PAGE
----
Aman Mittal 👨‍💻Developer 👉 Nodejs, Reactjs, ReactNative | Tech Blogger with 1M+ views on Medium | My weekly dev newsletter 👉 tinyletter.com/amanhimself

How to use Shared Element Transition with React Navigation v5

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How to use Shared Element Transition with React Navigation v5

Transitions in mobile applications provide design continuity. This continuity is provided by connecting common elements from one view to the next while navigating in the app.

What are Shared Element Transitions?

Transitions between different views or activities involve enter and exit transitions that animate the entire view hierarchies independent of each other. There are times when two different views in continuity have common elements. Providing a way to transition these common elements from one view to the second view and back, emphasizes the continuity between transitions. The nature of these transitions maintain focus for the end-users on the content and provides a seamless experience. A Shared Element Transition determines how two different views share one or more elements to maintain the focus and experience.

Prerequisites

Before you begin, please make sure to have the following installed on a local environment:

  • Node.js version >= 12.x.x installed
  • Access to one package manager such as npm or yarn or npx
  • expo-cli installed, or use npx

Do note that to demonstrate I’ll be using an iOS simulator. If you prefer to use an Android device or an emulator, the code snippets shared in this post will run the same.

Install Shared Element Transition libraries

To get started, let’s create a new React Native project using expo-cli. From a terminal window, execute the command below and then navigate inside the newly created project directory. After navigating, install the libraries that are required in order to create Shared Element Transitions. Let’s use react-navigation from one screen to another using a stack navigation pattern.

To install the React Navigation library, please take a look at the following instructions from the official documentation. These dependencies change with time:

npx expo init shared-element-transitions
cd shared-element-transitions
yarn add @react-navigation/native react-native-animatable
expo install react-native-gesture-handler react-native-reanimated react-native-screens react-native-safe-area-context @react-native-community/masked-view
yarn add react-native-shared-element [email protected]

After installing these libraries, let’s check out how to run the Expo app. From the terminal, run the yarn start command to trigger a build for the Expo app. Then depending on the simulator or the device, please select the correct option from the terminal prompt. For example, to run this app in its initial state on an iOS simulator, pressi.

Here is how the output on an iOS simulator is shown:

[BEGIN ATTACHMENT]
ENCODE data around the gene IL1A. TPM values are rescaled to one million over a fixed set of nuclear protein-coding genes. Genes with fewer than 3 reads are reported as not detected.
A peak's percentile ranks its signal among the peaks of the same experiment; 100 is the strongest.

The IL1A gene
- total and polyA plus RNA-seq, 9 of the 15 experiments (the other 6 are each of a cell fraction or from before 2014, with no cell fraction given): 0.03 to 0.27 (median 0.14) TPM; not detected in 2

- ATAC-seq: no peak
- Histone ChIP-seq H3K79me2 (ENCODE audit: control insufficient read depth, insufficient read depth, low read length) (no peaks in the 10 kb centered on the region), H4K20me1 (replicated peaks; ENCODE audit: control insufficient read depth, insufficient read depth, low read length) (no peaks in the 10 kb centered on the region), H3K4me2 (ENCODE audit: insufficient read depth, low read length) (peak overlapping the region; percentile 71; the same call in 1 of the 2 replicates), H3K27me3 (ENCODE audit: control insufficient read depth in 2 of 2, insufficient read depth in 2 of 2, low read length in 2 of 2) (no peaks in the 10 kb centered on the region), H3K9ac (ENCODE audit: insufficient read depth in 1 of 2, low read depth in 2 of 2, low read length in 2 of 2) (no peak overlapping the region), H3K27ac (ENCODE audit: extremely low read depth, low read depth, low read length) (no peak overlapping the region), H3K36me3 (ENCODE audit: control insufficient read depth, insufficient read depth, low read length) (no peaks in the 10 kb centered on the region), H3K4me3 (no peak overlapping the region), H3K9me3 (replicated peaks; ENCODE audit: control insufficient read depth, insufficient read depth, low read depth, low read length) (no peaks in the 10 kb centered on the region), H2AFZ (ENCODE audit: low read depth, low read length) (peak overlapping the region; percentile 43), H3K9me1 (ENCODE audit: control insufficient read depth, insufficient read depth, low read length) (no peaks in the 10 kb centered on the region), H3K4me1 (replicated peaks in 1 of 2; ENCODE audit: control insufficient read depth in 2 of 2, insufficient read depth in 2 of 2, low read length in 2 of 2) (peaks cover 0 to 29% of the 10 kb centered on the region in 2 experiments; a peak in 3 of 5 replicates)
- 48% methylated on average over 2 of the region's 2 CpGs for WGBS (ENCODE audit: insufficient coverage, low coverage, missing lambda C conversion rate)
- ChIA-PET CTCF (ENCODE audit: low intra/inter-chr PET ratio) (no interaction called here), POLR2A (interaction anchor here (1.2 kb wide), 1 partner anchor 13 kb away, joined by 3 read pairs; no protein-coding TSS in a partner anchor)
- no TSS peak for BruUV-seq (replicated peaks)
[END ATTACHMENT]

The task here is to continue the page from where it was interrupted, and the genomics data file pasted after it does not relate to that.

output in iOS simulator

This output verifies that the Expo app is up and running.

We made a custom demo for .
No really. Click here to check it out.

Create a home screen

The transition in this example app is going to be between a home screen and a details screen. The home screen is going to be a scrollable list of images and some data. I am going to use a set of the mock data array. You are free to use whatever data you might want to try out. Without bothering about the data set, you can use the mock data. Create a new directory called config/ and inside it create a new file called data.js with the following array and objects:

export const data = [
  {
    id: '1',
    title: 'Manarola, Italy',
    description: 'The Cliffs of Cinque Terre',
    image_url:
      'https://images.unsplash.com/photo-1516483638261-f4dbaf036963?ixid=MXwxMjA3fDB8MHxwaG90by1wYWdlfHx8fGVufDB8fHw%3D&ixlib=rb-1.2.1&auto=format&fit=crop&w=633&q=80',
    iconName: 'location-pin'
  },
  {
    id: '2',
    title: 'Venezia, Italy',
    description: 'Rialto Bridge, Venezia, Italy',
    image_url:
      'https://images.unsplash.com/photo-1523906834658-6e24ef2386f9?ixlib=rb-1.2.1&ixid=MXwxMjA3fDB8MHxwaG90by1wYWdlfHx8fGVufDB8fHw%3D&auto=format&fit=crop&w=630&q=80',
    iconName: 'location-pin'
  },
  {
    id: '3',
    title: 'Prague, Czechia',
    description: 'Tram in Prague',
    image_url:
      'https://images.unsplash.com/photo-1513805959324-96eb66ca8713?ixid=MXwxMjA3fDB8MHxwaG90by1wYWdlfHx8fGVufDB8fHw%3D&ixlib=rb-1.2.1&auto=format&fit=crop&w=634&q=80',
    iconName: 'location-pin'
  }
];

After that create a new directory called screens/ where the two app screens are going to live. Create a file inside it called HomeScreen.js and import the following statements:

import React from 'react';
import {
  ScrollView,
  Text,
  View,
  TouchableOpacity,
  Image,
  Dimensions
} from 'react-native';
import { StatusBar } from 'expo-status-bar';
import { SimpleLineIcons } from '@expo/vector-icons';
import { data } from '../config/data';

Using the Dimensions API from React Native, let’s define the initial width and height of the image component. In the code snippet below, I am calculating both the width and the height using the width of the screen:

const { width } = Dimensions.get('screen');
const ITEM_WIDTH = width * 0.9;
const ITEM_HEIGHT = ITEM_WIDTH * 0.9;

The HomeScree component is going to be a functional React component that accepts one prop called navigation. The navigation prop will allow the navigation from the Home screen to the DetailScreen. In any React Native app, the React Navigation library provides a context that further gives access to the navigation object as a prop automatically. The prop contains various functions that dispatch navigation actions:

export default function HomeScreen({ navigation }) {
  return (
    <View style={{ flex: 1, backgroundColor: '#0f0f0f' }}>
      <StatusBar hidden />
      {/* Header */}